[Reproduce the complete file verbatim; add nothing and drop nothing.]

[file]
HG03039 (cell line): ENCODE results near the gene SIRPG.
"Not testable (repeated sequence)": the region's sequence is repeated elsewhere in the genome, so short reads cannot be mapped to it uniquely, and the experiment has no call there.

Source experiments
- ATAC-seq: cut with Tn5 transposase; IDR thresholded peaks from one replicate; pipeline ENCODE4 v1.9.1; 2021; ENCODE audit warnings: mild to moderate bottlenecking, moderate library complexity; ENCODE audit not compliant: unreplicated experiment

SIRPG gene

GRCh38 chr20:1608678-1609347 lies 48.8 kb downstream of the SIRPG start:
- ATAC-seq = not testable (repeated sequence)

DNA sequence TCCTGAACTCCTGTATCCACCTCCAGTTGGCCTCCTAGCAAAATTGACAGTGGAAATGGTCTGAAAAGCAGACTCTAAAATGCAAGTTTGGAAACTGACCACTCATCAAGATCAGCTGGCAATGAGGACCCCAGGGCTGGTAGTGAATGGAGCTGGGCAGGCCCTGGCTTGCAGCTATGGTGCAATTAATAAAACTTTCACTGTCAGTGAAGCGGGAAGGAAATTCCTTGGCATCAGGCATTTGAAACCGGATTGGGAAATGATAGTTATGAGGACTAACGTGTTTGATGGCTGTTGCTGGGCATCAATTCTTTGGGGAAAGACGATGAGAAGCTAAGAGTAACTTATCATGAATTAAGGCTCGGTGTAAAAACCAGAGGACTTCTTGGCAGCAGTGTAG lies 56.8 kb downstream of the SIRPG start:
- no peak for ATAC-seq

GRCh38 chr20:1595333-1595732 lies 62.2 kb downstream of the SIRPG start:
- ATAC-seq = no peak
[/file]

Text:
HG03039 (cell line): ENCODE results near the gene SIRPG.
"Not testable (repeated sequence)": the region's sequence is repeated elsewhere in the genome, so short reads cannot be mapped to it uniquely, and the experiment has no call there.

Source experiments
- ATAC-seq: cut with Tn5 transposase; IDR thresholded peaks from one replicate; pipeline ENCODE4 v1.9.1; 2021; ENCODE audit warnings: mild to moderate bottlenecking, moderate library complexity; ENCODE audit not compliant: unreplicated experiment

SIRPG gene

GRCh38 chr20:1608678-1609347 lies 48.8 kb downstream of the SIRPG start:
- ATAC-seq = not testable (repeated sequence)

DNA sequence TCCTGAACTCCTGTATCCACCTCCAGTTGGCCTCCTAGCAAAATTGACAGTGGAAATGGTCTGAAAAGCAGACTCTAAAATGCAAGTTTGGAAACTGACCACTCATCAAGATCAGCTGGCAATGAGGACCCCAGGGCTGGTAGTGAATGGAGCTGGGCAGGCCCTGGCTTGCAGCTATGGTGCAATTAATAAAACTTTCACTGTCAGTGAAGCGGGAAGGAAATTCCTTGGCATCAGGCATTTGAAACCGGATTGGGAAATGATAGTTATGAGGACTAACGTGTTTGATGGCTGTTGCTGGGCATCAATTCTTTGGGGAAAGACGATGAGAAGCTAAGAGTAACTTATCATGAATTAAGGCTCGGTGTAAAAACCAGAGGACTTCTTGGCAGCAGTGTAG lies 56.8 kb downstream of the SIRPG start:
- no peak for ATAC-seq

GRCh38 chr20:1595333-1595732 lies 62.2 kb downstream of the SIRPG start:
- ATAC-seq = no peak